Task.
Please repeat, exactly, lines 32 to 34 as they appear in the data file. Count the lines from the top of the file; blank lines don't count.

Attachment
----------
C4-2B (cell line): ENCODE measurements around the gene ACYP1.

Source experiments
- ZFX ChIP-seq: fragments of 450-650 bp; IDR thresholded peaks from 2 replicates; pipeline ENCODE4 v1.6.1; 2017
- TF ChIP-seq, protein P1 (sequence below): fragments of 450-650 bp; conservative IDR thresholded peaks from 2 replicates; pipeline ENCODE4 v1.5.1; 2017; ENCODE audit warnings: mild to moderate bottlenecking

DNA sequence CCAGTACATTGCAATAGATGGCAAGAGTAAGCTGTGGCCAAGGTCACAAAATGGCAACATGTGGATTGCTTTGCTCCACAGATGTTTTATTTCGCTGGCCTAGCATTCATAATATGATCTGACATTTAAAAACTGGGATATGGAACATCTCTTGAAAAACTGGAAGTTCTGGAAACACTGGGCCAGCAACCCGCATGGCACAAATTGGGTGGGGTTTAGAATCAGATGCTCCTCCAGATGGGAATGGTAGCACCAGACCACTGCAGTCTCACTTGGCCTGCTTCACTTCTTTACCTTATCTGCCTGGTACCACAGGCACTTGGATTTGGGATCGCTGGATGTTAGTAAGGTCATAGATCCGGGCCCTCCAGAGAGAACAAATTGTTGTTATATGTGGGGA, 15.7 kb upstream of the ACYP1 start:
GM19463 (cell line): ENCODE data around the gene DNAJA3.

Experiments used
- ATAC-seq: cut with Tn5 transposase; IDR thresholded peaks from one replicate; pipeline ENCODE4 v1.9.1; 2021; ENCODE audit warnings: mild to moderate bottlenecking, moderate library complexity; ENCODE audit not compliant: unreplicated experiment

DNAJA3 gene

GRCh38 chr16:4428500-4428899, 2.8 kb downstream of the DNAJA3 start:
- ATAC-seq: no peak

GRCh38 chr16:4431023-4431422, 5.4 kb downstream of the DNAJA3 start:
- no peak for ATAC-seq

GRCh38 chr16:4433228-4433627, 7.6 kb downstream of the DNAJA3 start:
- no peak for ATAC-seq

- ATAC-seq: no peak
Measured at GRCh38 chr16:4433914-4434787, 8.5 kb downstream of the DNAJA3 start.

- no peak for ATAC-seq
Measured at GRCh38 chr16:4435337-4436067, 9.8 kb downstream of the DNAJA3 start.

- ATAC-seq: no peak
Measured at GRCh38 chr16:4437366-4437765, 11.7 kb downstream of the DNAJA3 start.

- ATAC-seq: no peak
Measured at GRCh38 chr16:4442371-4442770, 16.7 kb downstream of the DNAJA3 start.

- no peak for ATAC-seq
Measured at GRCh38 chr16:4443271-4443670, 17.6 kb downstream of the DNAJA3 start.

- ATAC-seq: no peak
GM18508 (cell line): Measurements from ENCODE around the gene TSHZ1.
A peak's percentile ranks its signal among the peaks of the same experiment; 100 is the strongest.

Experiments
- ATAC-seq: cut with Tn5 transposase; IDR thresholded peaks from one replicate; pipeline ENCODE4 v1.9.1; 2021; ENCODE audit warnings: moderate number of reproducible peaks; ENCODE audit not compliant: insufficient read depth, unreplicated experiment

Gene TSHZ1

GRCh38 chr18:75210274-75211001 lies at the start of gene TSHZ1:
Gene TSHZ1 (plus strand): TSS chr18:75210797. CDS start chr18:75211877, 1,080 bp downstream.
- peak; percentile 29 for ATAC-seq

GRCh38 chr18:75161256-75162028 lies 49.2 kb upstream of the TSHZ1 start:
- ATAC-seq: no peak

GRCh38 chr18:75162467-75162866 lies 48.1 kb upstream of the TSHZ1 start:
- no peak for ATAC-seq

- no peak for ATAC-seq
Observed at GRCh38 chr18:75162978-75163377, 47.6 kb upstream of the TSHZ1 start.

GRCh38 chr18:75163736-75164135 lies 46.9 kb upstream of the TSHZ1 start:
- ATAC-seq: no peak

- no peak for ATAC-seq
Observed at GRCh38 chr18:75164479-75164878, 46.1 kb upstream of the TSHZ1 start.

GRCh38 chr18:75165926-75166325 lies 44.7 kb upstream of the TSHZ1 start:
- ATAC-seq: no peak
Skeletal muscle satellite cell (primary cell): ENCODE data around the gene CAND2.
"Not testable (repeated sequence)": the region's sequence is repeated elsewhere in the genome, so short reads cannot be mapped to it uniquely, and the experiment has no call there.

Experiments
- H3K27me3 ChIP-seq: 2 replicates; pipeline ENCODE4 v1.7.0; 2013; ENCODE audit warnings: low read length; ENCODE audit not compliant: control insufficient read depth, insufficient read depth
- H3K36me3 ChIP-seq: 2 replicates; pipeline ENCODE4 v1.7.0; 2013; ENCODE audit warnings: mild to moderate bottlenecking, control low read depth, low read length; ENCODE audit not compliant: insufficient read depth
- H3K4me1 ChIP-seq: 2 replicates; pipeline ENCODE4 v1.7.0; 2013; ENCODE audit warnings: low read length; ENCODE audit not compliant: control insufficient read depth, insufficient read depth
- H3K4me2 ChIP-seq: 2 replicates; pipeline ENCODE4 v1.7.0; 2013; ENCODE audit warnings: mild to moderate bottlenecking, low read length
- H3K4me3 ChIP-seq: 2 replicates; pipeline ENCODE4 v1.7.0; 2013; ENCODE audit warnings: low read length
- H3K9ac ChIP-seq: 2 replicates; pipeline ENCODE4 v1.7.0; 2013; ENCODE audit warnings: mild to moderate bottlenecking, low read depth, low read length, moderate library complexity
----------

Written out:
GRCh38 chr18:75210274-75211001 lies at the start of gene TSHZ1:
Gene TSHZ1 (plus strand): TSS chr18:75210797. CDS start chr18:75211877, 1,080 bp downstream.
- peak; percentile 29 for ATAC-seq